By Engr. Carlos V. Cornejo
Where will we live after death? Won’t we miss earth and live in heaven forever? It is written in Revelations 21:1, “I saw a new heaven and a new earth, for the first heaven and the first earth had passed away, and there was no longer any sea.” St. Thomas Aquinas says, “Since the world was in a way made for man’s sake, it follows that when man shall be glorified in the body, the other bodies of the world shall also be changed to a better state, so that it is rendered a more fitting place.” St. Thomas meant that after the last Judgment, when Christ has separated the good and the bad in His second coming, we will live in a new universe, with a renewed earth gotten rid of all evils of the past because our resurrected bodies which are new bodies deserve a new place or a new earth.
We think a lot about this earth and we think a little about heaven. But we hardly think about the new earth, the new universe, “the new heavens and new earth” that Scripture promises. The heavens referred to here is the outer space. Our natural expectations for life after death are either nothingness (for unbelievers of God), Heaven, Purgatory and Hell but not about a new earth. But we will still be living eventually on earth as our final home because we are meant for it. We are not meant to live in heaven forever as spirits without bodies. We are meant to live in a corporeal world as corporeal bodies or with our body and soul joined together. God did not make a mistake in creating a material world and a material body for us. He made the whole universe for us. The purpose of the universe is not just to have gases and galaxies exist in themselves but these exist for us. God will not get rid of our earth but will just perfect it as “grace perfects nature” in Christ’s second coming. As C.S. Lewis would say, “the old field of space, time, matter and the (human) senses, is to be weeded (uprooted) and dug up for a new crop. We may be tired of that old field; God is not.”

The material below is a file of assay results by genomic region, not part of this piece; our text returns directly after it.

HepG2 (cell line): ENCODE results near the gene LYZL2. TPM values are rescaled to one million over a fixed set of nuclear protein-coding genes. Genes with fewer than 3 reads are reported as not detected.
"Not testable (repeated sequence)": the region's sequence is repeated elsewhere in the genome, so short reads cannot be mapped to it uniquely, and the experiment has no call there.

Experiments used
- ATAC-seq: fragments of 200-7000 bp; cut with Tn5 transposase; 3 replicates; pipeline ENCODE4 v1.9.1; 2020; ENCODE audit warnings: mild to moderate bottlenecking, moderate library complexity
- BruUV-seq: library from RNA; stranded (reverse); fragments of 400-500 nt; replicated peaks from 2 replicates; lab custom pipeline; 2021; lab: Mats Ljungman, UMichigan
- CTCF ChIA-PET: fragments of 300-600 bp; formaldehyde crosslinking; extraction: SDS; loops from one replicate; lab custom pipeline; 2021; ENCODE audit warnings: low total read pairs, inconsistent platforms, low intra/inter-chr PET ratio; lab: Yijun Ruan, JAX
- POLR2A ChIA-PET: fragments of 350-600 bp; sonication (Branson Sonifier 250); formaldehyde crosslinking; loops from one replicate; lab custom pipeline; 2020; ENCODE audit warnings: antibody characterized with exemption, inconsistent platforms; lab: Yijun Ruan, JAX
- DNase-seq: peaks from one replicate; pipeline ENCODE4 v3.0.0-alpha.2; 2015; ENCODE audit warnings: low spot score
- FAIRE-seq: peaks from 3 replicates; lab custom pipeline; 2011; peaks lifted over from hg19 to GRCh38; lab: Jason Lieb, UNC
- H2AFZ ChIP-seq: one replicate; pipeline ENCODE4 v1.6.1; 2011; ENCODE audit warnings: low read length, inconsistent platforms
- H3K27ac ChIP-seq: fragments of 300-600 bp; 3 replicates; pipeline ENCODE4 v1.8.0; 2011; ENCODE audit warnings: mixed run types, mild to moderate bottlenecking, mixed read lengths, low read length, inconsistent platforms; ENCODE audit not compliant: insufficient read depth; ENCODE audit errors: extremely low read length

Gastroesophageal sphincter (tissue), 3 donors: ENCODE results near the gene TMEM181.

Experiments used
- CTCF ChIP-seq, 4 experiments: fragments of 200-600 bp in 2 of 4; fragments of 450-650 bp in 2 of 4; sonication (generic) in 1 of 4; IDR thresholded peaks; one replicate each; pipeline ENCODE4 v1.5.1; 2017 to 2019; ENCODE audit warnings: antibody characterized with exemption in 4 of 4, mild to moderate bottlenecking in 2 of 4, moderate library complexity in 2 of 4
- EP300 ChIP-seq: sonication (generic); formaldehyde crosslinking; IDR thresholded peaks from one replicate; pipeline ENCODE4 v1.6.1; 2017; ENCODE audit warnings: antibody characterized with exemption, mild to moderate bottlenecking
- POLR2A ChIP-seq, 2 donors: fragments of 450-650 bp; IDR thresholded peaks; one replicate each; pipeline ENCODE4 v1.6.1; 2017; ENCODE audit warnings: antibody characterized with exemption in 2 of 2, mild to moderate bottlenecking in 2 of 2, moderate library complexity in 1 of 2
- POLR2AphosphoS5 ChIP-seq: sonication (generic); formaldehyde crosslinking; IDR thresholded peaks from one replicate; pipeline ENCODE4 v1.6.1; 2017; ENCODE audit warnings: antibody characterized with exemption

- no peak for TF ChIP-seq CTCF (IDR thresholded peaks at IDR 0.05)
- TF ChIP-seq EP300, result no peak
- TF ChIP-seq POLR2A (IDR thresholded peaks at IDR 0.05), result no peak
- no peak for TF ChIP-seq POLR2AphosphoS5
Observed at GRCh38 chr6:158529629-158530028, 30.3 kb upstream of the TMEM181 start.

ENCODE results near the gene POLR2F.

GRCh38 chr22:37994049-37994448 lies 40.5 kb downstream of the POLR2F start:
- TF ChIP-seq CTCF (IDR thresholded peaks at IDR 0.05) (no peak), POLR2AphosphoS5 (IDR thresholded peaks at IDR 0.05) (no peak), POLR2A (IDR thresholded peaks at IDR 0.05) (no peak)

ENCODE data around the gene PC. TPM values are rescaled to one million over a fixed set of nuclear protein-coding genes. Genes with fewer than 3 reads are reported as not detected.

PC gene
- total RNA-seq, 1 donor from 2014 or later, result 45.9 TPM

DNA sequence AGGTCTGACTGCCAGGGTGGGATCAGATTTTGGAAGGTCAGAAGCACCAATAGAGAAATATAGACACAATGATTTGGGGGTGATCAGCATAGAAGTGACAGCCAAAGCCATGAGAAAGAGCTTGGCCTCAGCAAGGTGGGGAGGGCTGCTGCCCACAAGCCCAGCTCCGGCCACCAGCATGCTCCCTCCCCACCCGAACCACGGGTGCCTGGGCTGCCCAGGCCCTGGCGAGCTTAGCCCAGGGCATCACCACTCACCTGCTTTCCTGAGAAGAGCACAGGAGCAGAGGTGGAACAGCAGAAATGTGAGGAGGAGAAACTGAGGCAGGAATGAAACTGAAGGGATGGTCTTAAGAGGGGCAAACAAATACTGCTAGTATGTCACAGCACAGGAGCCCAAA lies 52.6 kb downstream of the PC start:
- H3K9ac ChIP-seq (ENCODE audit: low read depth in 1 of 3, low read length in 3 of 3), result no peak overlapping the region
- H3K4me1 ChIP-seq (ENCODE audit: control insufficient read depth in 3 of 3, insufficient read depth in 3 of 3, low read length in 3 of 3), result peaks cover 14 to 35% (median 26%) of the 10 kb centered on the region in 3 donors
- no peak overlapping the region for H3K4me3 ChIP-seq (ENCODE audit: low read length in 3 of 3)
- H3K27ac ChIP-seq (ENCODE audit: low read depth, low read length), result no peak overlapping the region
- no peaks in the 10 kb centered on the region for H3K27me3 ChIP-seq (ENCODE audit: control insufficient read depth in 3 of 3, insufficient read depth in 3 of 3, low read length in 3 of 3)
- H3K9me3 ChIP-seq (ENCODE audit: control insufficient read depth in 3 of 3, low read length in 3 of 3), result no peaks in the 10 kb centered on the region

The main “improvement” of our earth will be the eradication of sin and its effects on the world. Genesis 3 mentions some of these effects: death, pain in childbirth, pain in work (tiredness), conflict between men and women, and spiritual war between good and evil, between “the seed of the woman” (Christ) and the seed of the serpent (Antichrist). The material world God created is declared by God Himself, to be good, not evil; matter is not the cause of sin, but it does carry the effects of sin. It is a battlefield, and it needs to be cleansed at the end of the world. St. Thomas opines that the very same purifying fire that cleanses the good will torture the wicked. The fire of divine justice, divine righteousness and truth, which the good people love and the evil people hate, would simultaneously blisses the blessed and curses the cursed. The cleansing element God uses is His love, which is loved by the good and hated by the wicked because they only love themselves.
If there is a resurrected body, there must be a resurrected world for that body to inhabit. And just as the new body will be better, so will the new world. And both will be better in ways we cannot imagine, just as an unborn baby cannot know or imagine either the better, bigger body or the better, bigger world that awaits him outside the womb. “What no eye has seen, what no ear has heard, and what no human mind has conceived — the things God has prepared for those who love him.” (1 Corinthians 2:9)